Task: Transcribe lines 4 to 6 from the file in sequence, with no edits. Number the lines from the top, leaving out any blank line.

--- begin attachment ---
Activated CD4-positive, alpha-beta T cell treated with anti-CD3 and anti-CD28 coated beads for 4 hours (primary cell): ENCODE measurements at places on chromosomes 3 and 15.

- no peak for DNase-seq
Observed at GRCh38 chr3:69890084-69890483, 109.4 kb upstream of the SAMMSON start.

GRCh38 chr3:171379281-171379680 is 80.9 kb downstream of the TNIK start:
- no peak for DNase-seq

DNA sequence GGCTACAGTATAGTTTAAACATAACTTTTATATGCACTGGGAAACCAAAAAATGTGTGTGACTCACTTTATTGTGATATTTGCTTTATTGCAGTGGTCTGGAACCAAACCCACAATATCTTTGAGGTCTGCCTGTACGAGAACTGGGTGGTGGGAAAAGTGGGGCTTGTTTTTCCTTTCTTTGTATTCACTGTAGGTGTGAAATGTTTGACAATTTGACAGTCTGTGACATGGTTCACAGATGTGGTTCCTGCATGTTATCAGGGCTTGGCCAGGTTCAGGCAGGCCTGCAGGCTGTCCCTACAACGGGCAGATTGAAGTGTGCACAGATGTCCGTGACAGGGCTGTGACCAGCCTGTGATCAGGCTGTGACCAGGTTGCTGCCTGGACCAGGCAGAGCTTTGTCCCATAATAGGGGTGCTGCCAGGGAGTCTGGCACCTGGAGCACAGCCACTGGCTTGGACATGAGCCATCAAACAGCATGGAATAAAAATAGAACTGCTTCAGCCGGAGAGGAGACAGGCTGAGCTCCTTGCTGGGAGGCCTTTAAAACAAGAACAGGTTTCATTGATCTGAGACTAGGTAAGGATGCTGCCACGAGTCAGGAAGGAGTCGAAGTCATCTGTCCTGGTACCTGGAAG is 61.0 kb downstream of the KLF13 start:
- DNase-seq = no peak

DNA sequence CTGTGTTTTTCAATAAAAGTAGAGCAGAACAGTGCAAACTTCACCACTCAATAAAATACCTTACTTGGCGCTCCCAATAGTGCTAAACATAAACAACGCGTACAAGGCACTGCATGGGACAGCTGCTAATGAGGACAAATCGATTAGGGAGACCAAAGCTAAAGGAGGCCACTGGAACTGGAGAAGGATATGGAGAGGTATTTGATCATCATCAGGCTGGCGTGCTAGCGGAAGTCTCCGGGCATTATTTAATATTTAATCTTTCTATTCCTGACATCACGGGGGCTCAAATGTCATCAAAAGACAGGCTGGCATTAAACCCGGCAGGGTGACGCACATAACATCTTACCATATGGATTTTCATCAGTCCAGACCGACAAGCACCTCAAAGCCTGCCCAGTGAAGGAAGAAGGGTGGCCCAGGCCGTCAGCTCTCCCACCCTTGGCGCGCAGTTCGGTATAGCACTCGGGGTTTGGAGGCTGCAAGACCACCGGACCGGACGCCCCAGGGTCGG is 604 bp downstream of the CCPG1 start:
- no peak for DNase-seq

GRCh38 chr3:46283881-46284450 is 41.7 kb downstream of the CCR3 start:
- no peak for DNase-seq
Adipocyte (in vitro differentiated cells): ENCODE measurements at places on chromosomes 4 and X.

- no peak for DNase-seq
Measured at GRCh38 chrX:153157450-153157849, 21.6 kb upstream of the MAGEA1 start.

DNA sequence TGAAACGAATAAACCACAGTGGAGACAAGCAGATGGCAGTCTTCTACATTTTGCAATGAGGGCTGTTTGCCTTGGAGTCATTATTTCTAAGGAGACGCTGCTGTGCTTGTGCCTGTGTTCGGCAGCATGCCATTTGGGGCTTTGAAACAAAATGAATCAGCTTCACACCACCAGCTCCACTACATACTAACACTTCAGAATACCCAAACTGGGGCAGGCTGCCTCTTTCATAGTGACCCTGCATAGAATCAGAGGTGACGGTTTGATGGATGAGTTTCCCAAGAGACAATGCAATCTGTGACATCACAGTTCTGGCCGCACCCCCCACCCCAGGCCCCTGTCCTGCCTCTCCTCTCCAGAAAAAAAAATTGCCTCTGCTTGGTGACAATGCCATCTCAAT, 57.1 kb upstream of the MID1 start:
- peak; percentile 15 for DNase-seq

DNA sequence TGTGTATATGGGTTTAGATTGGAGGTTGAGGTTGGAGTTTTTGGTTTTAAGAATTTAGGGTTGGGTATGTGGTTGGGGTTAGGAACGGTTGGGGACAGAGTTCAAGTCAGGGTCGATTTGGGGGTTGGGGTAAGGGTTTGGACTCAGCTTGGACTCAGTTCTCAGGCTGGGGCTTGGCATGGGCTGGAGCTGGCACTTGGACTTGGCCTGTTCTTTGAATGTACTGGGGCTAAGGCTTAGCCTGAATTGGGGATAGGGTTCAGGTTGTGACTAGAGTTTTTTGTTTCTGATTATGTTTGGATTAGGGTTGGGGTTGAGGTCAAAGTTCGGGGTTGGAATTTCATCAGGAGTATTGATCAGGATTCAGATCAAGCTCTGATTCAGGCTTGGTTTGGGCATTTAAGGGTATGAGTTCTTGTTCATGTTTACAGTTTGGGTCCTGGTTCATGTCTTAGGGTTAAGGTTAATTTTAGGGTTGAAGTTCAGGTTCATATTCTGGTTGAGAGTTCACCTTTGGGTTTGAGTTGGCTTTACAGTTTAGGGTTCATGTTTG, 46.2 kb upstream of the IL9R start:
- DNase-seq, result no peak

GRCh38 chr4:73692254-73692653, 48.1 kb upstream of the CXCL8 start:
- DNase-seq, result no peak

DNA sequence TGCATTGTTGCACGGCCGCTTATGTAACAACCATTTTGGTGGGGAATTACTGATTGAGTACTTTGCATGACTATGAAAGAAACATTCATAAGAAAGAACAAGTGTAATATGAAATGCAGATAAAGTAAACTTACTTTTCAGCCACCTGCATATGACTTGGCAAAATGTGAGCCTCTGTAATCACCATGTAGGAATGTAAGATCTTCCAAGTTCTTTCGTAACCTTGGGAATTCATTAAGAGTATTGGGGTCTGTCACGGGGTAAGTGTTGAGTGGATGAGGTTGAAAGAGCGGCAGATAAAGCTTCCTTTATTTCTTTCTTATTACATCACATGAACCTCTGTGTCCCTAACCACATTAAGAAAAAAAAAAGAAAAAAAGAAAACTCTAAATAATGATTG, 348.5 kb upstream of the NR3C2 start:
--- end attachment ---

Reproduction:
GRCh38 chr3:171379281-171379680 is 80.9 kb downstream of the TNIK start:
- no peak for DNase-seq

DNA sequence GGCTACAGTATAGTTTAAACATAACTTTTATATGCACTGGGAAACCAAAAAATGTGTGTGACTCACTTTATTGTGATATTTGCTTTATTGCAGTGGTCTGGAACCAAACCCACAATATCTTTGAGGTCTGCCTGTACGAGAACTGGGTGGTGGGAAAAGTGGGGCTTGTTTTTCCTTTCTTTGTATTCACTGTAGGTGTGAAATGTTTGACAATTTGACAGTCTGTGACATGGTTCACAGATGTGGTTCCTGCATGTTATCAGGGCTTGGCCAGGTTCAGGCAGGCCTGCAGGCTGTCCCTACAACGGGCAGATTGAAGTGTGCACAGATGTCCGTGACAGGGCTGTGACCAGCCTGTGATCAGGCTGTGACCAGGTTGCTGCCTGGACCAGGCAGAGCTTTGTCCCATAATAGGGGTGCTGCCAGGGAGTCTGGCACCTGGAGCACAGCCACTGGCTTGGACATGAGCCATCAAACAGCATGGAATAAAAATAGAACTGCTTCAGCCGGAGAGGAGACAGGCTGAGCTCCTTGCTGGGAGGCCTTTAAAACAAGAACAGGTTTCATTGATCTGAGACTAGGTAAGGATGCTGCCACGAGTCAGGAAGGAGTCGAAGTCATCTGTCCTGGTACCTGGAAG is 61.0 kb downstream of the KLF13 start: